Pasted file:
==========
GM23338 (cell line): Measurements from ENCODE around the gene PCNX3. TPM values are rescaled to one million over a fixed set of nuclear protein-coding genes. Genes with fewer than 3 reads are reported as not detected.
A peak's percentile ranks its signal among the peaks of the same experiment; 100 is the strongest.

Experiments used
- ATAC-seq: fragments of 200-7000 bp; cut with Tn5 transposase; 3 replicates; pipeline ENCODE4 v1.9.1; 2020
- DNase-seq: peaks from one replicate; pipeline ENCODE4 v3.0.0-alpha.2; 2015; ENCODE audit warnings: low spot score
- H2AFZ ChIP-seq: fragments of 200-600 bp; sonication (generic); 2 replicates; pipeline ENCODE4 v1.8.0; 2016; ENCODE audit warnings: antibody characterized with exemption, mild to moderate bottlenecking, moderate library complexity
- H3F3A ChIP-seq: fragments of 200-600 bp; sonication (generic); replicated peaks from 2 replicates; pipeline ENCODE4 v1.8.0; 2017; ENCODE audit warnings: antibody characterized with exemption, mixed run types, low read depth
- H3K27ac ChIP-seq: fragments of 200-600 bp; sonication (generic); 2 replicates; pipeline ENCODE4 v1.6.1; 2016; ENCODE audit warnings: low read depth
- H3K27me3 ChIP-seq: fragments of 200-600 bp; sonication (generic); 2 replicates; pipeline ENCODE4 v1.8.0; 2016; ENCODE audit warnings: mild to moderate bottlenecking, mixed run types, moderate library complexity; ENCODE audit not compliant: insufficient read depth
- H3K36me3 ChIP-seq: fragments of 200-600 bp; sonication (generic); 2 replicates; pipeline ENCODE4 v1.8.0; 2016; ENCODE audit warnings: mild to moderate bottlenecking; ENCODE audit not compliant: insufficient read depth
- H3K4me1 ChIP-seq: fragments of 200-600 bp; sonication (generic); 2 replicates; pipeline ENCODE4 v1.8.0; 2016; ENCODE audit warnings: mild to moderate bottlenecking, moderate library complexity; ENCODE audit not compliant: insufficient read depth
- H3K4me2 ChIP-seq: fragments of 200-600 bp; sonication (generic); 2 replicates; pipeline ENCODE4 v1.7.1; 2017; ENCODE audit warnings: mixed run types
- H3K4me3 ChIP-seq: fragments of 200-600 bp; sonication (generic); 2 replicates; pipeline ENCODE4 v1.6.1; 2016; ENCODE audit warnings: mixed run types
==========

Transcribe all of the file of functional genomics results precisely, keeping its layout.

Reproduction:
GM23338 (cell line): Measurements from ENCODE around the gene PCNX3. TPM values are rescaled to one million over a fixed set of nuclear protein-coding genes. Genes with fewer than 3 reads are reported as not detected.
A peak's percentile ranks its signal among the peaks of the same experiment; 100 is the strongest.

Experiments used
- ATAC-seq: fragments of 200-7000 bp; cut with Tn5 transposase; 3 replicates; pipeline ENCODE4 v1.9.1; 2020
- DNase-seq: peaks from one replicate; pipeline ENCODE4 v3.0.0-alpha.2; 2015; ENCODE audit warnings: low spot score
- H2AFZ ChIP-seq: fragments of 200-600 bp; sonication (generic); 2 replicates; pipeline ENCODE4 v1.8.0; 2016; ENCODE audit warnings: antibody characterized with exemption, mild to moderate bottlenecking, moderate library complexity
- H3F3A ChIP-seq: fragments of 200-600 bp; sonication (generic); replicated peaks from 2 replicates; pipeline ENCODE4 v1.8.0; 2017; ENCODE audit warnings: antibody characterized with exemption, mixed run types, low read depth
- H3K27ac ChIP-seq: fragments of 200-600 bp; sonication (generic); 2 replicates; pipeline ENCODE4 v1.6.1; 2016; ENCODE audit warnings: low read depth
- H3K27me3 ChIP-seq: fragments of 200-600 bp; sonication (generic); 2 replicates; pipeline ENCODE4 v1.8.0; 2016; ENCODE audit warnings: mild to moderate bottlenecking, mixed run types, moderate library complexity; ENCODE audit not compliant: insufficient read depth
- H3K36me3 ChIP-seq: fragments of 200-600 bp; sonication (generic); 2 replicates; pipeline ENCODE4 v1.8.0; 2016; ENCODE audit warnings: mild to moderate bottlenecking; ENCODE audit not compliant: insufficient read depth
- H3K4me1 ChIP-seq: fragments of 200-600 bp; sonication (generic); 2 replicates; pipeline ENCODE4 v1.8.0; 2016; ENCODE audit warnings: mild to moderate bottlenecking, moderate library complexity; ENCODE audit not compliant: insufficient read depth
- H3K4me2 ChIP-seq: fragments of 200-600 bp; sonication (generic); 2 replicates; pipeline ENCODE4 v1.7.1; 2017; ENCODE audit warnings: mixed run types
- H3K4me3 ChIP-seq: fragments of 200-600 bp; sonication (generic); 2 replicates; pipeline ENCODE4 v1.6.1; 2016; ENCODE audit warnings: mixed run types